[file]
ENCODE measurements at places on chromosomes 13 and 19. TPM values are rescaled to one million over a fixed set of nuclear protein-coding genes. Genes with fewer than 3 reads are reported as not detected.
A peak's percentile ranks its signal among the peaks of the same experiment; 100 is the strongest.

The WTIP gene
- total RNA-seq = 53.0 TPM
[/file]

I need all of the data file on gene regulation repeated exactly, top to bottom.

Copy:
ENCODE measurements at places on chromosomes 13 and 19. TPM values are rescaled to one million over a fixed set of nuclear protein-coding genes. Genes with fewer than 3 reads are reported as not detected.
A peak's percentile ranks its signal among the peaks of the same experiment; 100 is the strongest.

The WTIP gene
- total RNA-seq = 53.0 TPM